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S. Korea decides to spend W1.95b to transform DMZ guard post into museum

Soldiers excavate the remains believed to be from a South Korean soldier killed in the 1950-53 Korean War at Arrowhead Ridge in the central section of the Demilitarized Zone in Cheorwon, Gangwo Province, in this photo released by the defense ministry on May 8. Since the military resumed the excavation project for this year on April 20, it has discovered a total of 23 pieces of bones and 3,426 articles at the ridge, a site of fierce battles in the three-year conflict. (Yonhap)
Soldiers excavate the remains believed to be from a South Korean soldier killed in the 1950-53 Korean War at Arrowhead Ridge in the central section of the Demilitarized Zone in Cheorwon, Gangwo Province, in this photo released by the defense ministry on May 8. Since the military resumed the excavation project for this year on April 20, it has discovered a total of 23 pieces of bones and 3,426 articles at the ridge, a site of fierce battles in the three-year conflict. (Yonhap)
The government decided Monday to spend 1.95 billion won ($1.76 million) to transform a guard post on the border with North Korea into a museum underscoring inter-Korean reconciliation efforts and honoring soldiers killed during the Korean War.

The guard post at Arrowhead Ridge inside the Demilitarized Zone (DMZ) has since been used as a place to display items unearthed from the former battlefield under a project to uncover remains of soldiers killed in the 1950-53 war.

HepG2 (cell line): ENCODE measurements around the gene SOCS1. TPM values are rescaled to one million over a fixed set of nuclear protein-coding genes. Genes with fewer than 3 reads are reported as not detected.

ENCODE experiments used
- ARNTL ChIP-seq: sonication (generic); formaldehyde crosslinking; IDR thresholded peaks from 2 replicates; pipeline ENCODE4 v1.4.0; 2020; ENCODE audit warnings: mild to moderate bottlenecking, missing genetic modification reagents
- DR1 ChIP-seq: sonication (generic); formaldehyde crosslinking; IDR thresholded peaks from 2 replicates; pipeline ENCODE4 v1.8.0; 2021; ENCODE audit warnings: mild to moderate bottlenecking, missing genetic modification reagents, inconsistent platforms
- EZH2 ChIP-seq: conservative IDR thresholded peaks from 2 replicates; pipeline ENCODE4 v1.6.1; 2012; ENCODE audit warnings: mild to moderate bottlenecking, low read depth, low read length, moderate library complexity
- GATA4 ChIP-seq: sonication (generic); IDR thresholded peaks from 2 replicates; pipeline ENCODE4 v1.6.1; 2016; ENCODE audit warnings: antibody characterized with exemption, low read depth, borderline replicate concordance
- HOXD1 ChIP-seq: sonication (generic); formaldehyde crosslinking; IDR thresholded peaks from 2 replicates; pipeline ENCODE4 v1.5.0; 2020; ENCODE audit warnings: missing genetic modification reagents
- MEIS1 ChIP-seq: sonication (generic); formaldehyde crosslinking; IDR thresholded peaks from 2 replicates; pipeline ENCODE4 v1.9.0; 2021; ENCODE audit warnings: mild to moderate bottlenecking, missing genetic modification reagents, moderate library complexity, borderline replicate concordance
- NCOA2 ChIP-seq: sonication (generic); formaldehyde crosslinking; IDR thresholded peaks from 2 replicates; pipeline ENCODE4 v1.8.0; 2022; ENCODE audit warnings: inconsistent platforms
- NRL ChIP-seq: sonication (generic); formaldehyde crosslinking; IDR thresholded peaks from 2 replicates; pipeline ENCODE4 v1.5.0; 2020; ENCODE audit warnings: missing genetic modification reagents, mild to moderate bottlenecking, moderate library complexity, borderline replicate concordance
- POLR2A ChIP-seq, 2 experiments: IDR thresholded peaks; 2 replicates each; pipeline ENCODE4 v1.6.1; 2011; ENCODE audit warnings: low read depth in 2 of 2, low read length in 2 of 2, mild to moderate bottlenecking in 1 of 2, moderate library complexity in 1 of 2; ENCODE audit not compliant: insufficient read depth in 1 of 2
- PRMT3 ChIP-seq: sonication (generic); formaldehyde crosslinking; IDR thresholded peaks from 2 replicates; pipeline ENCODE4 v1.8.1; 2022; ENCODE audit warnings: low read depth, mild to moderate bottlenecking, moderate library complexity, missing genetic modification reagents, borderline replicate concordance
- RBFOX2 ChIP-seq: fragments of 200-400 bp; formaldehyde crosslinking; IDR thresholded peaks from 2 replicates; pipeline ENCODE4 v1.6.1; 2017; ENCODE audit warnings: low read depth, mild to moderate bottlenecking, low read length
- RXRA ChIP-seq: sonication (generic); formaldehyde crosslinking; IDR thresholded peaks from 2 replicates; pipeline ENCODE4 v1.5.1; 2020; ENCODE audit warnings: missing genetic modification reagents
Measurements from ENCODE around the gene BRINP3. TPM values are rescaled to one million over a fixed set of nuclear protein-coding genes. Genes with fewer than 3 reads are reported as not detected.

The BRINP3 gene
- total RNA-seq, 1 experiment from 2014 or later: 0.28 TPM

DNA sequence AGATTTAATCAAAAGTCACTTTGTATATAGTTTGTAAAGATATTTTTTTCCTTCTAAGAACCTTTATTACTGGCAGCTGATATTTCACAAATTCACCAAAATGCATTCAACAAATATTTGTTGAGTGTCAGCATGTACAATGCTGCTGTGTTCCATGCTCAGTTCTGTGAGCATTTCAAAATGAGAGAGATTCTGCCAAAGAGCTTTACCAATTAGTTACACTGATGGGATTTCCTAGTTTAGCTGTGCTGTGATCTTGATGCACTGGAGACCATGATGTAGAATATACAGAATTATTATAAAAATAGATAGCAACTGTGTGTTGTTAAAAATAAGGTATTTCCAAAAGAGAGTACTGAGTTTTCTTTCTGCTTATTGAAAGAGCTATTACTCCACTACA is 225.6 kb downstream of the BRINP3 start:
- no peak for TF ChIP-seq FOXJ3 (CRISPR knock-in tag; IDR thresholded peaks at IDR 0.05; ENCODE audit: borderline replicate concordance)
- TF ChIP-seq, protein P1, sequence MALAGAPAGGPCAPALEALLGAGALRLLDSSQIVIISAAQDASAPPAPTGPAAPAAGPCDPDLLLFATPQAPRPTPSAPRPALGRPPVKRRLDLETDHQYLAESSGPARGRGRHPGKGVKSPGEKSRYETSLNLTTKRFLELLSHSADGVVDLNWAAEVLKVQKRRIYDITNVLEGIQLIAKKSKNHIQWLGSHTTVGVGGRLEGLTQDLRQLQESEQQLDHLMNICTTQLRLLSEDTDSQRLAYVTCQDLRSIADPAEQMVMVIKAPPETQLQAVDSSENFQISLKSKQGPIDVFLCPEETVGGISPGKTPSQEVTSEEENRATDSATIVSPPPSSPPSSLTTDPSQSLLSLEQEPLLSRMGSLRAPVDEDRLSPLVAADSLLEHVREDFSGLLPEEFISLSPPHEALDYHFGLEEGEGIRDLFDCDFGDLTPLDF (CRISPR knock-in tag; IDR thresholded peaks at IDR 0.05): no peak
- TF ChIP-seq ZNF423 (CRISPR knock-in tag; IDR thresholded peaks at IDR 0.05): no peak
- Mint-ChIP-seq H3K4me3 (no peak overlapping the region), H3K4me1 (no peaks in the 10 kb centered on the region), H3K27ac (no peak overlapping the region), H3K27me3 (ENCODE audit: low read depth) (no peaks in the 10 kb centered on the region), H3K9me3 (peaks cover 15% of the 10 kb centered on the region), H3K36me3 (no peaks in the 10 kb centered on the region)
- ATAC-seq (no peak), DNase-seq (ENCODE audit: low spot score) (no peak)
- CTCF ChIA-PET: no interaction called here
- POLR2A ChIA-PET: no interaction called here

On Monday, a civilian-government committee on inter-Korean exchanges decided to remodel the outdated guard post into a museum to honor fallen soldiers and help people better understand the need for peace and reconciliation on the Korean Peninsula, the unification ministry said.

Artifacts found on Arrowhead Ridge belonging to late service members will also be on display.

The museum was planned as part of efforts to follow an inter-Korean agreement on joint excavation and to push ahead with the vision of turning the DMZ into a peace zone, the ministry said.

Under a bilateral military accord signed on Sept. 19, 2018, the two Koreas agreed to launch a joint excavation project on Arrowhead Ridge, one of the fiercest battlefields during the war. But the South has carried out the project alone since last year, as the North did not respond to calls for joint work.

Unification Minister Lee In-young stressed the importance of fulfilling the agreement and urged the North "once again to come forward to the path for dialogue and cooperation" in improving inter-Korean relations.

"The Korean Peninsula appears to have entered a great point of inflection in politics after the recent US presidential elections," Lee said while presiding over the committee meeting.

"The government will push ahead to use this period of transition as an opportunity to make groundbreaking progress in inter-Korean relations," he added.

The committee also decided to spend over 1.3 billion won ($1.19 million) for efforts to reconnect a railway section in the South for the Gyeongwon Line, a train route between Seoul and North Korea's eastern coastal city of Wonsan.

The budget will be used for costs including maintenance and supervision fees, the ministry said.

The restoration project for the South's section of the Gyeongwon Line was halted in May 2016 amid heightened tensions after Pyongyang's nuclear test and missile launch earlier that year.

The DMZ, which is about 250 km long and 4 km wide, is one of the world's most heavily fortified borders, with the rival Koreas technically in a state of conflict, as the 1950-53 Korean War ended in a truce, not a peace treaty.(Yonhap)
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